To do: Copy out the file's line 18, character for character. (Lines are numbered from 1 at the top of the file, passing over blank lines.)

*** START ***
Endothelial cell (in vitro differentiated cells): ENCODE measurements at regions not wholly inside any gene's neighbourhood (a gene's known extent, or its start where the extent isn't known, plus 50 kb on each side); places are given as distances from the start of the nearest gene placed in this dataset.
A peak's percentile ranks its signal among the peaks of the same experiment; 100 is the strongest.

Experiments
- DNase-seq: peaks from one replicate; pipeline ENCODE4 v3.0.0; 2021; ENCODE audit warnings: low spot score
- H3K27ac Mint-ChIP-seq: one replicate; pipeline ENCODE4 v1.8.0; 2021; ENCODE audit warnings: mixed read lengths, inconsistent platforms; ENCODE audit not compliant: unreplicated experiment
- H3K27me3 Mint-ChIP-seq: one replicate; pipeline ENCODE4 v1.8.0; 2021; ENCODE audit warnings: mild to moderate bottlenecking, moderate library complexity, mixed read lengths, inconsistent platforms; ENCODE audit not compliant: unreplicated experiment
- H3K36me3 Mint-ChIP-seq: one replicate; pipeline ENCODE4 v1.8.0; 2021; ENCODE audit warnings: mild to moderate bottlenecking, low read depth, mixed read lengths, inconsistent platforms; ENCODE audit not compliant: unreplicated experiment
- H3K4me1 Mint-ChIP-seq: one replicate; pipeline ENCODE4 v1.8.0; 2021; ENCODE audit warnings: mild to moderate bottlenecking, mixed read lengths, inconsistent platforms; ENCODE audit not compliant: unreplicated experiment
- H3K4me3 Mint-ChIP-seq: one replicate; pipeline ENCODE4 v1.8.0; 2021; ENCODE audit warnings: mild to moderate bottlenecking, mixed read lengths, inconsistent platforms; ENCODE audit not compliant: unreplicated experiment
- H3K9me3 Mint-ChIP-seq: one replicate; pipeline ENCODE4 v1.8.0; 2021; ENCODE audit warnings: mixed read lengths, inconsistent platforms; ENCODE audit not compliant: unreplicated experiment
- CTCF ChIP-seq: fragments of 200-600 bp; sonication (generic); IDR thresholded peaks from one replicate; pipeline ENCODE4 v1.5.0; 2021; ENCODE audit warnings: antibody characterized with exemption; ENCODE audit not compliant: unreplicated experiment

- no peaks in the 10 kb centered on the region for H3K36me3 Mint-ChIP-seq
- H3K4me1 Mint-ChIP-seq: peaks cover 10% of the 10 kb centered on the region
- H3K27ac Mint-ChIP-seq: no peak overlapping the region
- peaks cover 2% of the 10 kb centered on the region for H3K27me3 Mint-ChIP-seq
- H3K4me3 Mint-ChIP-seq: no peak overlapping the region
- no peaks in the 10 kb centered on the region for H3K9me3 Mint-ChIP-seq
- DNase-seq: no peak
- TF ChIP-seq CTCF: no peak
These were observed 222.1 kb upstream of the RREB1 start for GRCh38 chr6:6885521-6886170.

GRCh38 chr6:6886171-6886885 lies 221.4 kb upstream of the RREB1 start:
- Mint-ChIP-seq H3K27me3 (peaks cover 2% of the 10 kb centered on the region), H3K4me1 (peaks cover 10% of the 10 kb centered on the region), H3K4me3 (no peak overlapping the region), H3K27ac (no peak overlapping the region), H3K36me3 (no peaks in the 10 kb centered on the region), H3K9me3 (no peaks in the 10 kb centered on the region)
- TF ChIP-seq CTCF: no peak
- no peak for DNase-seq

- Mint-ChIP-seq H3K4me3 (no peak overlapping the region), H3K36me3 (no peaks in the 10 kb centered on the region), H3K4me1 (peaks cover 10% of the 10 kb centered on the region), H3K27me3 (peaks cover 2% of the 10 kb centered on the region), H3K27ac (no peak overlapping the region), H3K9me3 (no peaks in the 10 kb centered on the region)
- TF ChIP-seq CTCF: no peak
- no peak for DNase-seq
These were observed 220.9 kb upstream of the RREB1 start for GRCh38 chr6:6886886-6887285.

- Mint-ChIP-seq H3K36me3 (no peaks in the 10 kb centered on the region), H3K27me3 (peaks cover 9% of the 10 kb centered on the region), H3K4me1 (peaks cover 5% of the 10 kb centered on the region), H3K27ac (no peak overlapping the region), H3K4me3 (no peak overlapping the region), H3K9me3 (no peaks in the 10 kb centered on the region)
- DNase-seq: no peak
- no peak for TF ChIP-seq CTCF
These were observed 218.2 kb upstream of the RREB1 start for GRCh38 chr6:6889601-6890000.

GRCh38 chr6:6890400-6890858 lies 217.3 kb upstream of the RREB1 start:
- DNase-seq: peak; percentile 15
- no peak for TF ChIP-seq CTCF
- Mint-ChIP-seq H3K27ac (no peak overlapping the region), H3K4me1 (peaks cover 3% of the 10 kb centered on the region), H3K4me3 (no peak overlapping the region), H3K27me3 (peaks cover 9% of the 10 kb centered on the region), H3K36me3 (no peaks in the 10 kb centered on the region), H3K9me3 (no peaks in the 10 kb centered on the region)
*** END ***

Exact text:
- DNase-seq: no peak